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Water Intake & Exercise

by
author image Rachel Nall
Rachel Nall began writing in 2003. She is a former managing editor for custom health publications, including physician journals. She has written for The Associated Press and "Jezebel," "Charleston," "Chatter" and "Reach" magazines. Nall is currently pursuing her Bachelor of Science in Nursing at the University of Tennessee.
Water Intake & Exercise
Exactly how much water do you need in order to properly hydrate while exercising? Photo Credit AntonioGuillem/iStock/Getty Images

When you exercise, your body loses water through sweat, which is used to keep your body cool. As many people often do not drink enough water a day, even when inactive, it is especially vital to regularly drink water while exercising in order to ensure you are maintaining proper fluid balance in your body. You must properly hydrate before, during and after a workout.

How Does Water Replenish?

Drinking water helps to not only restore any lost water or sodium that can occur during a workout, water also helps to regulate the body's temperature. This is especially helpful when a person is exercising during extremely warm temperatures, either indoors or outdoors. As a person ages, the aging body becomes less able to regulate temperature, making drinking water that much more important. While it is important to drink water during and after exercising, don't forget to drink water before you exercise as well.

Level of Exercise

How much water you drink often is dependent upon how long and how strenuous your exercise program is. If you exercise strenuously, you should drink 1 cup of water every 15 minutes of exercise. If you are performing moderate exercise, 1/2 cup every 15 minutes should be sufficient.

Another rule of thumb is to weigh yourself prior to exercising, then weigh yourself post-exercise. If you find that you have lost pounds following exercise, you should drink 2 1/2 cups for every pound lost during exercise, according to AARP.org.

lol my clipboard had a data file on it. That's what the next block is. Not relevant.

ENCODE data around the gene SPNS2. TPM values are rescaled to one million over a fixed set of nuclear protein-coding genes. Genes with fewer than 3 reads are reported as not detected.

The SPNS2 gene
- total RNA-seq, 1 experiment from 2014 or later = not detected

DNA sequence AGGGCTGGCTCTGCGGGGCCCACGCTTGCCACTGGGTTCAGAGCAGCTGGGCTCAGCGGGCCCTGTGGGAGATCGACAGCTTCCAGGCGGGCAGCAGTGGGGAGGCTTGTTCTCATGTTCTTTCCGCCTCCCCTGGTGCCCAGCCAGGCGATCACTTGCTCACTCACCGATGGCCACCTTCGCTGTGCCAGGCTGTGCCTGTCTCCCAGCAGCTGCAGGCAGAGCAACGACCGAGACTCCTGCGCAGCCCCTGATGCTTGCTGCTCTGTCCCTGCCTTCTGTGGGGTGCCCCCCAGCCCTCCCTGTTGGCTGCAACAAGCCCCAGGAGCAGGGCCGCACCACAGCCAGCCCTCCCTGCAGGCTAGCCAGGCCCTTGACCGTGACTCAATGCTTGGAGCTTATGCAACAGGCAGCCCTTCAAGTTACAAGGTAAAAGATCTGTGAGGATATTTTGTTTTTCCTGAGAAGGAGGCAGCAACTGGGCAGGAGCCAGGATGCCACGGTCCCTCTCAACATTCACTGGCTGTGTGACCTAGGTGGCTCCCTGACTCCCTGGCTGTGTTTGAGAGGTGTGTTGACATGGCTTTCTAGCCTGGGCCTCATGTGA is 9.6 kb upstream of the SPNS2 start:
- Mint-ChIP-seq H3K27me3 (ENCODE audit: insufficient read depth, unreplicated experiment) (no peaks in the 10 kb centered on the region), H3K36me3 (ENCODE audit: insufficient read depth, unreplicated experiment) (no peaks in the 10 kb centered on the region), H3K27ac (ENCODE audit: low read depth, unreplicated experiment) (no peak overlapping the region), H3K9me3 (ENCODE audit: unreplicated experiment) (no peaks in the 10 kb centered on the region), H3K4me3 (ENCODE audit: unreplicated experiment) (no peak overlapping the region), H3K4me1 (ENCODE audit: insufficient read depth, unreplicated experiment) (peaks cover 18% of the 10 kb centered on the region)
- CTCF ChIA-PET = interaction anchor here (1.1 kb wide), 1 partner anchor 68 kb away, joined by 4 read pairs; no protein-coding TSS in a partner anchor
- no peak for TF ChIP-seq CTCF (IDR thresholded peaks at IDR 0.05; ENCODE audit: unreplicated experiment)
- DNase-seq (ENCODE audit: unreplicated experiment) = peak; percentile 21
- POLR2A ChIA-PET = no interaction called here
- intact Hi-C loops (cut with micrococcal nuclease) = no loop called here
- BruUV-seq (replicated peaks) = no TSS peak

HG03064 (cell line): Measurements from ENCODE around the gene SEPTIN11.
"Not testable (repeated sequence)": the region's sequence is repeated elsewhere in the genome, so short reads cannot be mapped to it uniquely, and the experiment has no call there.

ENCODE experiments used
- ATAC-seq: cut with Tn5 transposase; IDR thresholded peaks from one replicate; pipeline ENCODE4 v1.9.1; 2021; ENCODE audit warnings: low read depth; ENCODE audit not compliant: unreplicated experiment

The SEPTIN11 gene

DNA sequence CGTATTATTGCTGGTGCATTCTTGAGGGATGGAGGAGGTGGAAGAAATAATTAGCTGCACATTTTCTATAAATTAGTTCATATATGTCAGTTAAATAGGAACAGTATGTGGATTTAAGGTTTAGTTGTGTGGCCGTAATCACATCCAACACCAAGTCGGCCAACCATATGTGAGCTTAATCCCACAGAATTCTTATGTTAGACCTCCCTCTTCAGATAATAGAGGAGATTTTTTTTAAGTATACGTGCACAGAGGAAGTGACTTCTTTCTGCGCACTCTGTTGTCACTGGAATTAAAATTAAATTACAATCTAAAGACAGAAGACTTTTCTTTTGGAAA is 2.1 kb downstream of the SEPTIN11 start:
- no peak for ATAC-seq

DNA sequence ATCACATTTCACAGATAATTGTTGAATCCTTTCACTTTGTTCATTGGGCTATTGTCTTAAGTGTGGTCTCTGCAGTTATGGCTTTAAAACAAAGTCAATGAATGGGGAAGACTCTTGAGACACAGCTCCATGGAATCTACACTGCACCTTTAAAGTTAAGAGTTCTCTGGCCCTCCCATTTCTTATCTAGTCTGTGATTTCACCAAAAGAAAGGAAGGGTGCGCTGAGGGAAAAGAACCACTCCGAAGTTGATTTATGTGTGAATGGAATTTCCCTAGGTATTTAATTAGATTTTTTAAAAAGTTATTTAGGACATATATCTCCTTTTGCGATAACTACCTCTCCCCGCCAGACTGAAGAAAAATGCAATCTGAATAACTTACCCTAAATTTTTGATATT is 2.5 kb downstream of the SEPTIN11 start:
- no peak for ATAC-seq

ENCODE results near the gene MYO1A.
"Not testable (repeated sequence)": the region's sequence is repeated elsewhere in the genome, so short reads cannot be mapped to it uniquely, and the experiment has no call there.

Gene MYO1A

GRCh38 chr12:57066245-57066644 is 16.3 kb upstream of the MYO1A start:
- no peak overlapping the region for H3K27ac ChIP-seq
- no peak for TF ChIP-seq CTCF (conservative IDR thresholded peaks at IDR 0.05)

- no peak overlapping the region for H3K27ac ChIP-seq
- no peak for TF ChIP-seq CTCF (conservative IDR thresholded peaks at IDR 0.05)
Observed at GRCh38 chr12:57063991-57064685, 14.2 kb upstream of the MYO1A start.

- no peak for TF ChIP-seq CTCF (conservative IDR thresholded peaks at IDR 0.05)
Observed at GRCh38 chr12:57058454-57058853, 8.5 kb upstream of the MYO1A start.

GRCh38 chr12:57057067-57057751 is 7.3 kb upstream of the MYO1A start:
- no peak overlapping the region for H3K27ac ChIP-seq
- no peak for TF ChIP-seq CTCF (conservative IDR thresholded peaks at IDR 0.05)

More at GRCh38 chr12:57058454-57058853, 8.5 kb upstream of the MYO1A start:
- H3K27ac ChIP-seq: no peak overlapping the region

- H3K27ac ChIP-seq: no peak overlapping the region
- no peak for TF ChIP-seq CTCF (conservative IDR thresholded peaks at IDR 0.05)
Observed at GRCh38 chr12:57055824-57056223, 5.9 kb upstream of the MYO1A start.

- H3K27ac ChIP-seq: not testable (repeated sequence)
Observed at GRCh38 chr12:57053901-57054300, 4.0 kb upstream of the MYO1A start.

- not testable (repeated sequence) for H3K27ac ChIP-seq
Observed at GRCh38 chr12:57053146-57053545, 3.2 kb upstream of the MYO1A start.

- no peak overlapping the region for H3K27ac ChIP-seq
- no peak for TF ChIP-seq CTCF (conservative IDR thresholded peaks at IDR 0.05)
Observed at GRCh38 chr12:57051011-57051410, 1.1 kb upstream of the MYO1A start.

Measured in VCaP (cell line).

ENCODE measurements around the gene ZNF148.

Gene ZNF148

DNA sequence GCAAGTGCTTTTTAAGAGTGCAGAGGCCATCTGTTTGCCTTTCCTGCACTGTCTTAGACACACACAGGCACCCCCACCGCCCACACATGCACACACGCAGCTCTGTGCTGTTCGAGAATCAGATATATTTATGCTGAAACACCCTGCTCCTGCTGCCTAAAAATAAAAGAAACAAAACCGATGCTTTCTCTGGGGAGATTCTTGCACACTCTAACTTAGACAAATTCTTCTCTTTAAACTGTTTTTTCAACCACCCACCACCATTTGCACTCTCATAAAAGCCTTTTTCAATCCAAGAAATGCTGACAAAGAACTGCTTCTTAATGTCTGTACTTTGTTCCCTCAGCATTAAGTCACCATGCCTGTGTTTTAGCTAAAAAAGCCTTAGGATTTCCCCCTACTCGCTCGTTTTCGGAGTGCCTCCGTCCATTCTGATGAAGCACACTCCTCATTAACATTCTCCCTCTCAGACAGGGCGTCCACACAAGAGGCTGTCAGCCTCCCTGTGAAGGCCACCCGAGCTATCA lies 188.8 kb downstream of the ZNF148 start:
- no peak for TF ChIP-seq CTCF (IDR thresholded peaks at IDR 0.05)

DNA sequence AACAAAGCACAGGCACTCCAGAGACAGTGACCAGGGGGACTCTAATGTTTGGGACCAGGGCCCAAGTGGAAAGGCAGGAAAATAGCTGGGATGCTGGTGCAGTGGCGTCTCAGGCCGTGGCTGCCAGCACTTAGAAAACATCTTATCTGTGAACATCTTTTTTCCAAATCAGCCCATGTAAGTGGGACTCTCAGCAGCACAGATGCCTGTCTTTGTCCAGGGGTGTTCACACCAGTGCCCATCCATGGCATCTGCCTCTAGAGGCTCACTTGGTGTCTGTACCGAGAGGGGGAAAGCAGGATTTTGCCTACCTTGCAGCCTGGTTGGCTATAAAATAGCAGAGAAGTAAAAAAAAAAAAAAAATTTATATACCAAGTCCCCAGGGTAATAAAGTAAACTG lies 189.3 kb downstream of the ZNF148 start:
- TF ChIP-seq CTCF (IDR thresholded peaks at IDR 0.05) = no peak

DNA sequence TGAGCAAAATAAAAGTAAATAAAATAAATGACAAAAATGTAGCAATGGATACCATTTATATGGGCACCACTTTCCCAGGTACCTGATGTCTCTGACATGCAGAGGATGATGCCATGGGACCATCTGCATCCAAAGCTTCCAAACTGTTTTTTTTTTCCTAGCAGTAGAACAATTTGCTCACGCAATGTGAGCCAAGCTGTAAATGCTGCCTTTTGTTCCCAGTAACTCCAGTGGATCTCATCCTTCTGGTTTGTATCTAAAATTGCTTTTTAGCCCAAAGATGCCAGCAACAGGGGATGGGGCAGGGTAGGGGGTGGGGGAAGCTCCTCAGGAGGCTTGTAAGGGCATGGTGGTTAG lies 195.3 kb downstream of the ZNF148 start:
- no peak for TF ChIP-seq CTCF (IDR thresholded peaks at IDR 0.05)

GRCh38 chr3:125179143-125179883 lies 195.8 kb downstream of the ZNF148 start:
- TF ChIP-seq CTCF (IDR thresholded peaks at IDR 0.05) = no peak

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What Kind of Water Do You Need?

Many people utilize sports drinks as a replacement for plain water while exercising. Sports drinks do have some merit as they contain electrolytes, which often are lost through sweat during exercise. Sports drinks also are useful for very strenuous exercisers who are exercising for more than 45 minutes, according to AARP.org. For those exercising less than 45 minutes, water is the best choice for hydration as it has no calories, is less expensive, and is more readily available than sports drinks.

How Much Is Too Much?

While it may seem surprising, it is possible to overhydrate the body, a condition which is known as water intoxication. Excessive consumption of water leads to decreased salt in the blood, which is needed for many bodily functions. Water intoxication symptoms include dizziness, nausea, apathy and confusion. If you experience any of these while exercising, seek treatment at an emergency room.

Hydration Tips

On days that you exercise, try the following schedule for drinking enough water: when you wake up, drink 1 to 2 cups (8 ounces) of water. Continue drinking water throughout the day, but drink 1 to 2 cups of water at least 30 minutes prior to exercising. While you are working out, drink 1/2 to 1 cup of water every 15 minutes. Following your workout, keep drinking water even if you no longer feel thirsty.

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References

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